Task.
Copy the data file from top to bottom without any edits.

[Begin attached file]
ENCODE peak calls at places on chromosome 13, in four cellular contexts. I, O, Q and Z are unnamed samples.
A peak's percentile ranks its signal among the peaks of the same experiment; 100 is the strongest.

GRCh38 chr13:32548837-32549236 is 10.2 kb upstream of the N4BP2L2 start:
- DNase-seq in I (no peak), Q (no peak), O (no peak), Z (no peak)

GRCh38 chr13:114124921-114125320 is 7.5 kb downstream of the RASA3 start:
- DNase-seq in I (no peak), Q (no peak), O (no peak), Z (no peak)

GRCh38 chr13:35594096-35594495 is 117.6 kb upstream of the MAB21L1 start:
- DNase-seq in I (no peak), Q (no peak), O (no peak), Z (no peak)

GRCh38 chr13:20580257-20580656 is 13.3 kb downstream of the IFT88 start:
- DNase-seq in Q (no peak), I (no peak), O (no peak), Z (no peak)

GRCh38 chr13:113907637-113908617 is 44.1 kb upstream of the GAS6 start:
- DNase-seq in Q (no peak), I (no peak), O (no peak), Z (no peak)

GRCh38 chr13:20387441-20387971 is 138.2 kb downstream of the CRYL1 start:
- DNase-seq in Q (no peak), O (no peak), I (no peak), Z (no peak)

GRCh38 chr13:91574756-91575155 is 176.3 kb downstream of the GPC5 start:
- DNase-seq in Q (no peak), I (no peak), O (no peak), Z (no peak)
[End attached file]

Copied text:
ENCODE peak calls at places on chromosome 13, in four cellular contexts. I, O, Q and Z are unnamed samples.
A peak's percentile ranks its signal among the peaks of the same experiment; 100 is the strongest.

GRCh38 chr13:32548837-32549236 is 10.2 kb upstream of the N4BP2L2 start:
- DNase-seq in I (no peak), Q (no peak), O (no peak), Z (no peak)

GRCh38 chr13:114124921-114125320 is 7.5 kb downstream of the RASA3 start:
- DNase-seq in I (no peak), Q (no peak), O (no peak), Z (no peak)

GRCh38 chr13:35594096-35594495 is 117.6 kb upstream of the MAB21L1 start:
- DNase-seq in I (no peak), Q (no peak), O (no peak), Z (no peak)

GRCh38 chr13:20580257-20580656 is 13.3 kb downstream of the IFT88 start:
- DNase-seq in Q (no peak), I (no peak), O (no peak), Z (no peak)

GRCh38 chr13:113907637-113908617 is 44.1 kb upstream of the GAS6 start:
- DNase-seq in Q (no peak), I (no peak), O (no peak), Z (no peak)

GRCh38 chr13:20387441-20387971 is 138.2 kb downstream of the CRYL1 start:
- DNase-seq in Q (no peak), O (no peak), I (no peak), Z (no peak)

GRCh38 chr13:91574756-91575155 is 176.3 kb downstream of the GPC5 start:
- DNase-seq in Q (no peak), I (no peak), O (no peak), Z (no peak)